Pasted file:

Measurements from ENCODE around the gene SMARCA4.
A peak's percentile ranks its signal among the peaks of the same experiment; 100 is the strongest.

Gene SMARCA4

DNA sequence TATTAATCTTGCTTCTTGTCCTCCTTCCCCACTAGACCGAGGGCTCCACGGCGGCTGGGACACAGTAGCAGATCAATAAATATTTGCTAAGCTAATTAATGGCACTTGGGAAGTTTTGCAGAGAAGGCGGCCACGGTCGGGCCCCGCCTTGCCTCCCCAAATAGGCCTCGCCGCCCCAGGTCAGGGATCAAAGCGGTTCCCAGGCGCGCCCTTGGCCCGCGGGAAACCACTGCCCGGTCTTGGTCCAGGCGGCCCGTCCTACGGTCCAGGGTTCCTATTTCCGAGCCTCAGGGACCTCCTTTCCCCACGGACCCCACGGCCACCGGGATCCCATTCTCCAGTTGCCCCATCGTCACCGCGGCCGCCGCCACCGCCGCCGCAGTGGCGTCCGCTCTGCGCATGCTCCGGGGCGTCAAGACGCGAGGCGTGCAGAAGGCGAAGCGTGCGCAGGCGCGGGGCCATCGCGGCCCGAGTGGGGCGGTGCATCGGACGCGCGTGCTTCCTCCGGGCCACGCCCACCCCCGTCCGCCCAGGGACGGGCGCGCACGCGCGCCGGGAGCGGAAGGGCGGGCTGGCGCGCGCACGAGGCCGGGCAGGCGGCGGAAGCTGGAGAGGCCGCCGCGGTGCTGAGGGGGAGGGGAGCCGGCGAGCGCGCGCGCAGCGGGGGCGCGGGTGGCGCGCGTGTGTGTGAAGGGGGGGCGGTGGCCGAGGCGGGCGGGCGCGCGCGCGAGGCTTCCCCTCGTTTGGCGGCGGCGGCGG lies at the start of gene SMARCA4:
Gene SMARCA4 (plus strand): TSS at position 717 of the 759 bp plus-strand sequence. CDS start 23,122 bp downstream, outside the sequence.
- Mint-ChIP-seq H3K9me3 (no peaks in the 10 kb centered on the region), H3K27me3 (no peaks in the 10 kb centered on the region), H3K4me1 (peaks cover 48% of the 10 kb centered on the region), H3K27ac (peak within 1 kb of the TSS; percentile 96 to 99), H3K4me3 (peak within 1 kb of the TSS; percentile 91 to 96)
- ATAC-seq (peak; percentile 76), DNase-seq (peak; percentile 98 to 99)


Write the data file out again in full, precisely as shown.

Measurements from ENCODE around the gene SMARCA4.
A peak's percentile ranks its signal among the peaks of the same experiment; 100 is the strongest.

Gene SMARCA4

DNA sequence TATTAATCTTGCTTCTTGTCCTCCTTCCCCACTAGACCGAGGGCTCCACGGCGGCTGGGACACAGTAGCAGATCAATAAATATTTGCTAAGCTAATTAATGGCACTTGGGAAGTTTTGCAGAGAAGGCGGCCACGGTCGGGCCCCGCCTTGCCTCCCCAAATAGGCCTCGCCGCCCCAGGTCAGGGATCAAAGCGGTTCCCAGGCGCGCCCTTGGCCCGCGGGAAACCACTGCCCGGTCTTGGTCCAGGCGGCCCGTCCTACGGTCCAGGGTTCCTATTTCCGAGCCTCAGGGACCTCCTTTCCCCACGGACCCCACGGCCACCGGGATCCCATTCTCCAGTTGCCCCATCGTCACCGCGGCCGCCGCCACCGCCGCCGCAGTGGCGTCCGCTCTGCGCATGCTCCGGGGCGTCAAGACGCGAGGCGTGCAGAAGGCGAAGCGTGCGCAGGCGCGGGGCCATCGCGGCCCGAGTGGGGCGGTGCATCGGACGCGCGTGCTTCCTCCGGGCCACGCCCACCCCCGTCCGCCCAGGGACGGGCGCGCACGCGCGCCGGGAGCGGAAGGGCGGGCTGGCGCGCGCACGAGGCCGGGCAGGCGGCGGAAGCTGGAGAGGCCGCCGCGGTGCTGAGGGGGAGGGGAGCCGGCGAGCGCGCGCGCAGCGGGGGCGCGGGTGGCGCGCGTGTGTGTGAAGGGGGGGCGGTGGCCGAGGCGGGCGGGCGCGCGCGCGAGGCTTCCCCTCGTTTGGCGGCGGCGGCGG lies at the start of gene SMARCA4:
Gene SMARCA4 (plus strand): TSS at position 717 of the 759 bp plus-strand sequence. CDS start 23,122 bp downstream, outside the sequence.
- Mint-ChIP-seq H3K9me3 (no peaks in the 10 kb centered on the region), H3K27me3 (no peaks in the 10 kb centered on the region), H3K4me1 (peaks cover 48% of the 10 kb centered on the region), H3K27ac (peak within 1 kb of the TSS; percentile 96 to 99), H3K4me3 (peak within 1 kb of the TSS; percentile 91 to 96)
- ATAC-seq (peak; percentile 76), DNase-seq (peak; percentile 98 to 99)